Sister Ape

Caroline Humphrey

  • The Mind Has No Sex? Women in the Origins of Modern Science by Londa Schiebinger
    Harvard, 355 pp, £23.50, November 1989, ISBN 0 674 57623 3
  • Primate Visions: Gender, Race and Nature in the World of Modern Science by Donna Haraway
    Routledge, 486 pp, £40.00, January 1990, ISBN 0 415 90114 6

Most people, without thinking about it very much, elide sexual differences between men and women with gender, the cultural categories of masculinity and femininity. Surely, one might imagine, the more scientists discover about the former, the more refined and true will the latter become. These two books undermine that view. People are aware that non-Western cultures have different ideas about gender from our own, but no one is disturbed by that for a moment: their ideas, we say to ourselves, are based on ignorance and strange religions and values. We think we are different: we have science, which is gradually and inexorably analysing those difficult questions which lie in an unsorted jumble at the back of our minds – ideas of natural propensities, hormones, the left and right sides of the brain, feminine nurturing or, even more hazily, genetic programming for differences between the male and female brain. These books do not deny that science is making advances, but in different ways make the point that we need to be able to stand back some way in order to know how to think about them.

Londa Schiebinger has an important story to tell about something we can know: the history of women in Western science. The point she makes is this: that the question of female capacities – in this case, whether ‘the female’ is good at science – is inextricably linked, not only with concepts of gender, which is obvious, but with the definition science has made of itself. Early on, in the 16th and 17th centuries, women did participate in science. Universities then were not as prominent as they are today in intellectual life, and modern science emerged from several other social institutions, notably kings’ academies, the workshops of artisans and upper-class salons. Women were involved in all of these. As the Renaissance courts of Europe turned from military to rhetorical skills, the superior power attributed to the mind seemed to justify women’s participation in intellectual culture. Aristocratic women scientists became members of early academies in Italy and Germany, and they were powerful patrons and intellectual power-brokers in the salons which proliferated in 17th-century France. In Germany a large number of women were prominent in astronomy, working for academies in private family observatories in the artisan workshop tradition. Even more surprising, in view of the present-day idea that girls don’t like maths, was the popularity of mathematics with women in general: the Ladies’ Diary, for example, published in England from 1704 to 1841, was devoted to teaching trigonometry, algebra, astronomy etc, and in 1709 the editor announced that by popular demand he would remove articles on cookery in favour of those on mathematics. But by the middle of the 18th century intellectual and institutional changes were hardening towards the inexorable exclusion of women from formal science.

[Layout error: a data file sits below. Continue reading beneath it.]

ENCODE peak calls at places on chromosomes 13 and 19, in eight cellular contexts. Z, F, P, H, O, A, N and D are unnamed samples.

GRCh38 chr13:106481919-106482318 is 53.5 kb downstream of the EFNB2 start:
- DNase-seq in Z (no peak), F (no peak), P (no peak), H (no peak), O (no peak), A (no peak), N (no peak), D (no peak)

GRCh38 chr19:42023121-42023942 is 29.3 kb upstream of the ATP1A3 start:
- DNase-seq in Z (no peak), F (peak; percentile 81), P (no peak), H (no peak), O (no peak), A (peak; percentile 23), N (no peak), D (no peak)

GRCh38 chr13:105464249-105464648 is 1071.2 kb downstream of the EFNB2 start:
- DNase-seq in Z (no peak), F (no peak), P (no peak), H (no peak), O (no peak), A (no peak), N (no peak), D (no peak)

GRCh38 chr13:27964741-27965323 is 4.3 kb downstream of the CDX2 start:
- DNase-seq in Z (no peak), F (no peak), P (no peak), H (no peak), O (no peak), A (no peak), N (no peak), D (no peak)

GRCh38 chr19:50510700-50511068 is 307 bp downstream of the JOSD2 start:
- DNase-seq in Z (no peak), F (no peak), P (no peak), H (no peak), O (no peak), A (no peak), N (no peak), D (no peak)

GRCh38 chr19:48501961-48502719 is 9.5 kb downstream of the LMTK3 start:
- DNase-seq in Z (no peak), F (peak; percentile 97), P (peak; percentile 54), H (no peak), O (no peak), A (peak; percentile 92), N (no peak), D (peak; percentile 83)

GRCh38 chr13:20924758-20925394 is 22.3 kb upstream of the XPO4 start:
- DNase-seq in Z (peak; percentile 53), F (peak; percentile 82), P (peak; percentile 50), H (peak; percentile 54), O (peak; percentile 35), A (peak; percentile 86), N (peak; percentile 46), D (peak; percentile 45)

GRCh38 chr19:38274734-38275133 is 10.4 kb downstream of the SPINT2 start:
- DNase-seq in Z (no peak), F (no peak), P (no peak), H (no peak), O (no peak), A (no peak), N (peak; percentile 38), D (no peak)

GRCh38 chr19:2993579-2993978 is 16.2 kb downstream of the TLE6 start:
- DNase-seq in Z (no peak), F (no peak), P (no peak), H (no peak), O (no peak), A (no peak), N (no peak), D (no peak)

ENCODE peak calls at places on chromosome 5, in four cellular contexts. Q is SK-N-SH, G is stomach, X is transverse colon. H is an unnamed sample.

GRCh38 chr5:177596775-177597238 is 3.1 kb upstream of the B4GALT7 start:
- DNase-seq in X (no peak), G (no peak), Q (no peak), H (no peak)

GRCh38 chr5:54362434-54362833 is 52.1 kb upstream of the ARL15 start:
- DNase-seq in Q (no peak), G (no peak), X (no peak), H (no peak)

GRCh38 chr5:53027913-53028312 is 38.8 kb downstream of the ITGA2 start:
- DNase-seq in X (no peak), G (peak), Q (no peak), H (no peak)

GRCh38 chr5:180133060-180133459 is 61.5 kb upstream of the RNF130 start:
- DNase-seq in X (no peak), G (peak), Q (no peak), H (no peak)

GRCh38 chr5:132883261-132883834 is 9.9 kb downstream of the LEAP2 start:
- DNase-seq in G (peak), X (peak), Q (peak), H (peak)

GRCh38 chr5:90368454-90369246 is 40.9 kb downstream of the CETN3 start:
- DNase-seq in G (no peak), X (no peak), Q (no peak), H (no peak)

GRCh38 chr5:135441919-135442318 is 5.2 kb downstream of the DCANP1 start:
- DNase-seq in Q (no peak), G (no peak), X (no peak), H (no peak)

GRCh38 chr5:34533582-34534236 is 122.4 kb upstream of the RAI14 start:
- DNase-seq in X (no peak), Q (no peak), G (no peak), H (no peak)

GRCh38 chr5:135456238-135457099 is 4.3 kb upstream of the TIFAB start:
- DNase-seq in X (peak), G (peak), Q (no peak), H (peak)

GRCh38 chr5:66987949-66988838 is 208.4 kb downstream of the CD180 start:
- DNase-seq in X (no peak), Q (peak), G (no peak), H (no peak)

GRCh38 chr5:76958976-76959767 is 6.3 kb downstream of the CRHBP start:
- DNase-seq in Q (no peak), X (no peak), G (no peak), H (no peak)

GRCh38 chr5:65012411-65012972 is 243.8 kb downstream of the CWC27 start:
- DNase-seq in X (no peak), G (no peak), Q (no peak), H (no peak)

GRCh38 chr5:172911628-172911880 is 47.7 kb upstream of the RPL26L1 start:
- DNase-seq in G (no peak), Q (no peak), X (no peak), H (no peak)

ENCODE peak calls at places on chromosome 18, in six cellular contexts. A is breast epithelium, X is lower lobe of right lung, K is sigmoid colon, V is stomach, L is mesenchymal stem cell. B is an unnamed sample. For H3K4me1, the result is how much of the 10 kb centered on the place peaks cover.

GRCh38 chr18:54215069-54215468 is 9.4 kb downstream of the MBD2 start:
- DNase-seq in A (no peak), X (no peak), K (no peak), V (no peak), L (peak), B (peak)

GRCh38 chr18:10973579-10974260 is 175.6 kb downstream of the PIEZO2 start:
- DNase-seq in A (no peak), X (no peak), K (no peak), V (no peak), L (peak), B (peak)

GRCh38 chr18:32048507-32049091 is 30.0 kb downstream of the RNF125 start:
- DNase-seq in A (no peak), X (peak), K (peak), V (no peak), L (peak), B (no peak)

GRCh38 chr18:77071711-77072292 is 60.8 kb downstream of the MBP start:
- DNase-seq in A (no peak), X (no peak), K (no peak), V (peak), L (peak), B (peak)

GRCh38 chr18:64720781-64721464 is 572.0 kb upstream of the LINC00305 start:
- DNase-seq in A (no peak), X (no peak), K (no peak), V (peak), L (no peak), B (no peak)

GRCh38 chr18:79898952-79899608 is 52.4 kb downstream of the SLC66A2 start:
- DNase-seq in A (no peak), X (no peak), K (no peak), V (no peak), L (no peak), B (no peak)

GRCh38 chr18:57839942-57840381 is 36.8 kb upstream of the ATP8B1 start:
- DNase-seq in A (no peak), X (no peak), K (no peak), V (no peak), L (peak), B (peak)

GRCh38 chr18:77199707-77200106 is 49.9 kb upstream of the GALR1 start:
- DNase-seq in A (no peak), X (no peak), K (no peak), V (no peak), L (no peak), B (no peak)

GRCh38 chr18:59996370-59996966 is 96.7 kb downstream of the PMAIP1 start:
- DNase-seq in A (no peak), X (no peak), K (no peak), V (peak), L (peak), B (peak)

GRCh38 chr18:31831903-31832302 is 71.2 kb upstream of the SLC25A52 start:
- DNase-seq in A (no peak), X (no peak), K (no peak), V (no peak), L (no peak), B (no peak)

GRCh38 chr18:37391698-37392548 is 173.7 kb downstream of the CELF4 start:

One strand in this was a general professionalisation of traditional medical practices, such that apothecaries cut their ties with spicers, surgeons with barbers, dentists with tooth-pullers and veterinarians with blacksmiths. In this the occupations hitherto dominated by women, such as midwifery and medical cookery, were no exception. Medical cookery was transformed into the academic fields of nutrition, botany and pharmacy, increasingly carried out by men, and the professions of obstetrics and gynaecology separated respectable science from midwifery, which went on mainly for the benefit of the poor. All attempts by midwives to form themselves into a trained corporate body were rebuffed and they were also refused entry to medical colleges. This was not simply a matter of professional competition. Schiebinger notes that knowledge of fertility control was suppressed along with the midwife: in the early 17th century two hundred contraceptive and abortion methods were known and used. The state and the church were, however, concerned to foster population growth and it is in this context that the role of the midwife changed. She had earlier been both a doctor and a teacher of other women, but she now became an agent of the state and church whose licence did not guarantee professional competence but moral character. Midwives were called on to baptise infants close to death, to certify virginity and to register illegitimate births, to make sure that women did not kill or conceal their offspring.

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